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COVID-19 and perspectives of the marginalised

by Farida Akhter | Published: 00:00, Apr 19,2020

 
 

Apparel workers block a road as they hold protest in Dhaka on April 15 demanding the payment of due wages during a general holiday that the government announced as a preventive measure against the COVID-19 spread.  — Agence France-Presse/Munir Uz Zaman

THE COVID-19 pandemic has affected lives of people disproportionately, particularly the women, the marginalised and people who remain ‘excluded’ for various reasons. The majority of people have no access to internet and no time to listen to the Institute of Epidemiology, Disease Control and Research daily updates on COVID-19 on how many people are infected or died from the disease. Characterising the genetic construction of COVID-19 does not necessarily mean that scientists already know how this strange and invisible virus could be behaving as a pathogen. Nevertheless, the COVID-19 pandemic has already started affecting lives of people in horrific ways. People’s lives are disrupted not only by social distancing and lockdowns, but by the fear of losing jobs, livelihoods, starvation and the collapse of public health infrastructure.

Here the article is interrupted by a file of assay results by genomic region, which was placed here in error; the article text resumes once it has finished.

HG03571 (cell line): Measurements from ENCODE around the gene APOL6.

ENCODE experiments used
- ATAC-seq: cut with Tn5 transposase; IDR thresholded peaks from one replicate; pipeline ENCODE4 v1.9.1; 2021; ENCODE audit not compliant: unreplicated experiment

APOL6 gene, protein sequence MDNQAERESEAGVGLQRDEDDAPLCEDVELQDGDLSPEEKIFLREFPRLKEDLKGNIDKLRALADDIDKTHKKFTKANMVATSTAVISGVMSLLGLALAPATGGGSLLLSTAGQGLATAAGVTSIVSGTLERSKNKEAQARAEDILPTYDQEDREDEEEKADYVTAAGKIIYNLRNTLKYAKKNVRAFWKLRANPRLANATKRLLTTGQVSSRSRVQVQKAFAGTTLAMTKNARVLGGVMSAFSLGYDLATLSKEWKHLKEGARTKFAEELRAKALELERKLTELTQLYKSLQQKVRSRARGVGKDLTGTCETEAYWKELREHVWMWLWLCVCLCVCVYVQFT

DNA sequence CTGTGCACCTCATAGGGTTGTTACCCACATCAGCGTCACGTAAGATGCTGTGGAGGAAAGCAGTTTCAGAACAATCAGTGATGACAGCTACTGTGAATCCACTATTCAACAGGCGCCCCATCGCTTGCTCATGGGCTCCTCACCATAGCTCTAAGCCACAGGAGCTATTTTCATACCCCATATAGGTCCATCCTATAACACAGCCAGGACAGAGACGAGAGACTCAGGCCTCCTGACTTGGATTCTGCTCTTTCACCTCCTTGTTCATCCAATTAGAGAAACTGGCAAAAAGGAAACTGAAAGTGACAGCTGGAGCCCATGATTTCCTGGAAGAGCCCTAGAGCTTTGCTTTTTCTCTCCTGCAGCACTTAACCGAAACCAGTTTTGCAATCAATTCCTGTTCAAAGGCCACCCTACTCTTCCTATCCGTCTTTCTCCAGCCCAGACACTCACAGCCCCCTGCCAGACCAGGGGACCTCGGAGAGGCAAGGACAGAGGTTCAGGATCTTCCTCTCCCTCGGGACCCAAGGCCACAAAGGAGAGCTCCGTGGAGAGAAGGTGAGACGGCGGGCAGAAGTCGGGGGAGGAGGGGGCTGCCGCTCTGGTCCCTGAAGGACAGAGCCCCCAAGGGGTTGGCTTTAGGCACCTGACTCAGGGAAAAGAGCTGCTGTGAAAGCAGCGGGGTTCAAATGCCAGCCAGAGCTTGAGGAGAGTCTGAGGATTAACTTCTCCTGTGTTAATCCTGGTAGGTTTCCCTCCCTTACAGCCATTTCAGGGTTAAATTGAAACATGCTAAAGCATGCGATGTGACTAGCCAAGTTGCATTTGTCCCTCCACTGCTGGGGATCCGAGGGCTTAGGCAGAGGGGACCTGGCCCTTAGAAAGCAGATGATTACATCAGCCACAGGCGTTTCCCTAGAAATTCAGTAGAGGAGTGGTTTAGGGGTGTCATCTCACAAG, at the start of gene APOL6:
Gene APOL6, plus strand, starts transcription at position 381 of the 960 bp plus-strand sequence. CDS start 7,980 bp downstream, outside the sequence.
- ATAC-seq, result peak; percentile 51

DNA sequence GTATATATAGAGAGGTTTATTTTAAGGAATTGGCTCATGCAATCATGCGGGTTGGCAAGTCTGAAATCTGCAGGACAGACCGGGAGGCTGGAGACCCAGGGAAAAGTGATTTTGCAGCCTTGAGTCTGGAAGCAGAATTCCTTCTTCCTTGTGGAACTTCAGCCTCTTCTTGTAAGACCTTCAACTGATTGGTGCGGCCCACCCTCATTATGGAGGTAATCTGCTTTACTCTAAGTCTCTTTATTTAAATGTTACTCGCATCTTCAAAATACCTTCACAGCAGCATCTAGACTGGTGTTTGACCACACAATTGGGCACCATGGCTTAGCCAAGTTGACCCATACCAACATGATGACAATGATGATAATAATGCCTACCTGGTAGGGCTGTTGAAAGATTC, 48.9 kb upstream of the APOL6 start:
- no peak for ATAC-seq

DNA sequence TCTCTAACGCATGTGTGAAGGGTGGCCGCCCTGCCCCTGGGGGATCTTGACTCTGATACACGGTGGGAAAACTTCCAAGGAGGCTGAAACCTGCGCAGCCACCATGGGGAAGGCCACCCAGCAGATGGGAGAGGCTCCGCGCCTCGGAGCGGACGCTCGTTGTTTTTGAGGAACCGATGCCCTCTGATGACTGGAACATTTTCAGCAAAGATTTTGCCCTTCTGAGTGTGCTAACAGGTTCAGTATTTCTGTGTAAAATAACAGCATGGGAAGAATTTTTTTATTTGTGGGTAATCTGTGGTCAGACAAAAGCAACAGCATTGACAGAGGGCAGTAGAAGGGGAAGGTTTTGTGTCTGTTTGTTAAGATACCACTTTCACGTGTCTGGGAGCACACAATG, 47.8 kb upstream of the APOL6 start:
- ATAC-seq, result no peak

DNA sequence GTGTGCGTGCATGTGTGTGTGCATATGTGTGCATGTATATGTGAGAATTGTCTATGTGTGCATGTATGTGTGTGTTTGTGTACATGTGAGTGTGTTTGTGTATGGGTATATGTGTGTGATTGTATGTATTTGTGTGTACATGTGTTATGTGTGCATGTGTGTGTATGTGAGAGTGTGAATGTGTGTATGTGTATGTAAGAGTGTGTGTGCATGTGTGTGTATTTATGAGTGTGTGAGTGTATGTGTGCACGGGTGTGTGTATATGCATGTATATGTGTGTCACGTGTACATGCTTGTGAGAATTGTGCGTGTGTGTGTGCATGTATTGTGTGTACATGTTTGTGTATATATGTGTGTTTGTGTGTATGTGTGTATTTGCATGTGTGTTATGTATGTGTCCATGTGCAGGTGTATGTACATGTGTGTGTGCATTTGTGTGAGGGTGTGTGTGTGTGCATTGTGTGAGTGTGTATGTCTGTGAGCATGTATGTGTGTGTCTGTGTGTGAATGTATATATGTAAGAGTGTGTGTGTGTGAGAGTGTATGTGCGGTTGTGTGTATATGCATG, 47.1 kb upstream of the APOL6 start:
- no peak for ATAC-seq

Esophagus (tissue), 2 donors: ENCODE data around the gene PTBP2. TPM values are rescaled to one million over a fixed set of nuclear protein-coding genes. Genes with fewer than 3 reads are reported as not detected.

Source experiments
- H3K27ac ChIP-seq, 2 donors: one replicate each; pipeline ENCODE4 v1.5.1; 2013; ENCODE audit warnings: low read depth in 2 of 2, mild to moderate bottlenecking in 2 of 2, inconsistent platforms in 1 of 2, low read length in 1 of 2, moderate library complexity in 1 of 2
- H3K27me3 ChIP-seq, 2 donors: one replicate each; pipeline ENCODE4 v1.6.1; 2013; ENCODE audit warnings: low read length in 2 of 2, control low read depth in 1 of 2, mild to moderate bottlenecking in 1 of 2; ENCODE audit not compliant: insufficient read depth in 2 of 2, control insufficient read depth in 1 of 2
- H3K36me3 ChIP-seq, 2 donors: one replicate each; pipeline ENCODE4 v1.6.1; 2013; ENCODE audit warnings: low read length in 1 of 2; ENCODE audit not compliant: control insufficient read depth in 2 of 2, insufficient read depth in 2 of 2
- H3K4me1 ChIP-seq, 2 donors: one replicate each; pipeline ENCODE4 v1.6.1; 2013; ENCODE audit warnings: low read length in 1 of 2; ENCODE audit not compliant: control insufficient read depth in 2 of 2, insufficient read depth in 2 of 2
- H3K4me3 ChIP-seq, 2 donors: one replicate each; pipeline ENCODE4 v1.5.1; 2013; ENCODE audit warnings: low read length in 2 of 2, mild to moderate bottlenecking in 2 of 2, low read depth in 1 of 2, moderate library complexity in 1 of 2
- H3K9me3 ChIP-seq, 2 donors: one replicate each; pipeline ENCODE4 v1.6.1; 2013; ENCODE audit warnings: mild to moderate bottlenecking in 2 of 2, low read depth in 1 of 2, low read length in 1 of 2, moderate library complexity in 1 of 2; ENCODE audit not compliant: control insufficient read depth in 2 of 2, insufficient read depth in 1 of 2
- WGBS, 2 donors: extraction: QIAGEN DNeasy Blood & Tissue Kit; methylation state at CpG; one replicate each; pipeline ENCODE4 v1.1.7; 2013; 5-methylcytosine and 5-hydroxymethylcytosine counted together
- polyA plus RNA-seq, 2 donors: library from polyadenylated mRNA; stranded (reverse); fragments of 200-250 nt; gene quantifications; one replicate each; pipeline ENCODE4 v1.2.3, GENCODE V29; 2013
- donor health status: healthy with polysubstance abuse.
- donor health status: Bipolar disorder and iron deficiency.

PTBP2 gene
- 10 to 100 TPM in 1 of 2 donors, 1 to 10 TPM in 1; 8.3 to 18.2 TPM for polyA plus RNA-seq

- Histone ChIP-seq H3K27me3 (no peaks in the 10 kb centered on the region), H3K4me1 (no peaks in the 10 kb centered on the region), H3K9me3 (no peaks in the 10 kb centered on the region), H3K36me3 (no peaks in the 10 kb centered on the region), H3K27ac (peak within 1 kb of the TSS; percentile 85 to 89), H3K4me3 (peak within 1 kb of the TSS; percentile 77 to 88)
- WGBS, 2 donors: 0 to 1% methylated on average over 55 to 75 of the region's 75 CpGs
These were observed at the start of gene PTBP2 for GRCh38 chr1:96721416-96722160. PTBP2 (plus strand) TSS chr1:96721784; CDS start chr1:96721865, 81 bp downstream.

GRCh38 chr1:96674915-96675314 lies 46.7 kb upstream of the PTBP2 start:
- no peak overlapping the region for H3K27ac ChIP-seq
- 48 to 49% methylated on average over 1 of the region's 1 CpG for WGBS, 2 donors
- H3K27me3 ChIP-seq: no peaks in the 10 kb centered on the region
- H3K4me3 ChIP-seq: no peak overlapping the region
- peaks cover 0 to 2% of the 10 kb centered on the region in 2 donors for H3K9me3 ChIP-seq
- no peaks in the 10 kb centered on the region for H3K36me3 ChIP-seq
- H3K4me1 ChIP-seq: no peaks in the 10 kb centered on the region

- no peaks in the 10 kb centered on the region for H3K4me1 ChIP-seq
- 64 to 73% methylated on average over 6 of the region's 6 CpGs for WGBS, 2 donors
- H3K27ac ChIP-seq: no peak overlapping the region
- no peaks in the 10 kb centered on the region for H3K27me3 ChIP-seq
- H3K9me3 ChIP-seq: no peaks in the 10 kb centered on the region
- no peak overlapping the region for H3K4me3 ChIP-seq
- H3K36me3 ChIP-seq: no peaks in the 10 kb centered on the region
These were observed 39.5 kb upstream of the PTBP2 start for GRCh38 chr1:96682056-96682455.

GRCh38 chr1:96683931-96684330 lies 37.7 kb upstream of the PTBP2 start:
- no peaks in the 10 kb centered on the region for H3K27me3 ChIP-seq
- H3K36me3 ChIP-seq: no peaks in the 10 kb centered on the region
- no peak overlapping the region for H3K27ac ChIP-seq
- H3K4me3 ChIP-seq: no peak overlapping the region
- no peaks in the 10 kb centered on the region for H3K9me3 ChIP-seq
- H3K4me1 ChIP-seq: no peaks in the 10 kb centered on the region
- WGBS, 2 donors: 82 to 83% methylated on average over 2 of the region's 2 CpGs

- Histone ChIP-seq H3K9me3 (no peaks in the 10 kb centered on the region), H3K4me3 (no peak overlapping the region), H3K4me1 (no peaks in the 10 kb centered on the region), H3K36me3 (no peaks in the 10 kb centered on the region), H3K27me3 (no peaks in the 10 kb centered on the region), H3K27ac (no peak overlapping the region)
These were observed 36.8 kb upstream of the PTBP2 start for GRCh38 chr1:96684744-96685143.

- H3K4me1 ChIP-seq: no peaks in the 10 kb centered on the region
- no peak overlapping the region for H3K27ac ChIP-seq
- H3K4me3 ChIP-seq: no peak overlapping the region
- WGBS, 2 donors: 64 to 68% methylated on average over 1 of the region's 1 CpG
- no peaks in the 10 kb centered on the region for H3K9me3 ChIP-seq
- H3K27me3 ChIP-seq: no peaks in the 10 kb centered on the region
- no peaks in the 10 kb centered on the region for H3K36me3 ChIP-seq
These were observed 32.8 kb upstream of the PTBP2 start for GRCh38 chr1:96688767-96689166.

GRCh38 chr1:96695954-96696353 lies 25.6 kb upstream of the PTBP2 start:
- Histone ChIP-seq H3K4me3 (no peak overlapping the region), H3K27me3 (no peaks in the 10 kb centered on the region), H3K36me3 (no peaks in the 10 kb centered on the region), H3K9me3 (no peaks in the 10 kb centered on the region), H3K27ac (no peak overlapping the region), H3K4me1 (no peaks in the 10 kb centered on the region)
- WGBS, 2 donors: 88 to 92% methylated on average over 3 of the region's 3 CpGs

The marginalised people have no idea of what happened in Wuhan, China, Italy, Spain and the United States. They only know that since March 8, the expatriates who returned from Italy carried with them a disease that is highly contagious and kills people. Till now, April 18, the total number of infected cases is 2,144, the number of death is 84 and it shows an upward trend. Although this is quite worrying to the middle class, for ordinary people, the numbers are literally meaningless as they suffer and die in much a greater number even by road accidents, of other diseases and from hunger and malnutrition. The miseries they are suffering are primarily structural, coupled with stark realities of socio-economic maladies, environmental disasters and ecological destruction.